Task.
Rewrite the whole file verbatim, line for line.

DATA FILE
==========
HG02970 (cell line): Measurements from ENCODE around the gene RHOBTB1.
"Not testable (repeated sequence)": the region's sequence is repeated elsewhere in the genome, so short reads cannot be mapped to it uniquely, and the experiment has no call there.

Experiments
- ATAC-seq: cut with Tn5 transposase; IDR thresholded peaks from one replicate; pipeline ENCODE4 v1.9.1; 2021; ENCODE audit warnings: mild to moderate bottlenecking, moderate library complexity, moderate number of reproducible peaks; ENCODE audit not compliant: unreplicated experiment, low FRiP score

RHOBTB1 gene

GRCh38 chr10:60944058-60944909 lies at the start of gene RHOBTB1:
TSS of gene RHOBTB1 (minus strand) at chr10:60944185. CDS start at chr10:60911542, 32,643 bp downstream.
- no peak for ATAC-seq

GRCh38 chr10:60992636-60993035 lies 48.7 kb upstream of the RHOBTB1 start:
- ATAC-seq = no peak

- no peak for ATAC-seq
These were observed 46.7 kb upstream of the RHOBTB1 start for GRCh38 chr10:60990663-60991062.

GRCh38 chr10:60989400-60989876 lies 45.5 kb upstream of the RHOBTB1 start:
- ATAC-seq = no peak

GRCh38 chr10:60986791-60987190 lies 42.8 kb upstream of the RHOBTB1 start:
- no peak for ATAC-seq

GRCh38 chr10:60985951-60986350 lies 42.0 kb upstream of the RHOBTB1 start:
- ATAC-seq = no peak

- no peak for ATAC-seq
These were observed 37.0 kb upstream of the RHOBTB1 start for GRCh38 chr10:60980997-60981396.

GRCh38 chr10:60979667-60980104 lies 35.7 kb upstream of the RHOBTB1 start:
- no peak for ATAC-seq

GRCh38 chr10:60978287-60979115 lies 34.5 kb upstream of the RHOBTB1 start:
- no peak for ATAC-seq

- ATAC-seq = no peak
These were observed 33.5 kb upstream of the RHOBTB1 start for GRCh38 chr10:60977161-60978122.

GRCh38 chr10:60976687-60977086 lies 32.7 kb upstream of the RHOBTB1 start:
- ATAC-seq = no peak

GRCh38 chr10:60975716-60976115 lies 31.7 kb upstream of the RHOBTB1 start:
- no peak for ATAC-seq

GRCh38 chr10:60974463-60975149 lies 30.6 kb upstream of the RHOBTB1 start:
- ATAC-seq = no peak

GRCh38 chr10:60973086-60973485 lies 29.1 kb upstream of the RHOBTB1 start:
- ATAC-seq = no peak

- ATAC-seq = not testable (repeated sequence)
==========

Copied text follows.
HG02970 (cell line): Measurements from ENCODE around the gene RHOBTB1.
"Not testable (repeated sequence)": the region's sequence is repeated elsewhere in the genome, so short reads cannot be mapped to it uniquely, and the experiment has no call there.

Experiments
- ATAC-seq: cut with Tn5 transposase; IDR thresholded peaks from one replicate; pipeline ENCODE4 v1.9.1; 2021; ENCODE audit warnings: mild to moderate bottlenecking, moderate library complexity, moderate number of reproducible peaks; ENCODE audit not compliant: unreplicated experiment, low FRiP score

RHOBTB1 gene

GRCh38 chr10:60944058-60944909 lies at the start of gene RHOBTB1:
TSS of gene RHOBTB1 (minus strand) at chr10:60944185. CDS start at chr10:60911542, 32,643 bp downstream.
- no peak for ATAC-seq

GRCh38 chr10:60992636-60993035 lies 48.7 kb upstream of the RHOBTB1 start:
- ATAC-seq = no peak

- no peak for ATAC-seq
These were observed 46.7 kb upstream of the RHOBTB1 start for GRCh38 chr10:60990663-60991062.

GRCh38 chr10:60989400-60989876 lies 45.5 kb upstream of the RHOBTB1 start:
- ATAC-seq = no peak

GRCh38 chr10:60986791-60987190 lies 42.8 kb upstream of the RHOBTB1 start:
- no peak for ATAC-seq

GRCh38 chr10:60985951-60986350 lies 42.0 kb upstream of the RHOBTB1 start:
- ATAC-seq = no peak

- no peak for ATAC-seq
These were observed 37.0 kb upstream of the RHOBTB1 start for GRCh38 chr10:60980997-60981396.

GRCh38 chr10:60979667-60980104 lies 35.7 kb upstream of the RHOBTB1 start:
- no peak for ATAC-seq

GRCh38 chr10:60978287-60979115 lies 34.5 kb upstream of the RHOBTB1 start:
- no peak for ATAC-seq

- ATAC-seq = no peak
These were observed 33.5 kb upstream of the RHOBTB1 start for GRCh38 chr10:60977161-60978122.

GRCh38 chr10:60976687-60977086 lies 32.7 kb upstream of the RHOBTB1 start:
- ATAC-seq = no peak

GRCh38 chr10:60975716-60976115 lies 31.7 kb upstream of the RHOBTB1 start:
- no peak for ATAC-seq

GRCh38 chr10:60974463-60975149 lies 30.6 kb upstream of the RHOBTB1 start:
- ATAC-seq = no peak

GRCh38 chr10:60973086-60973485 lies 29.1 kb upstream of the RHOBTB1 start:
- ATAC-seq = no peak

- ATAC-seq = not testable (repeated sequence)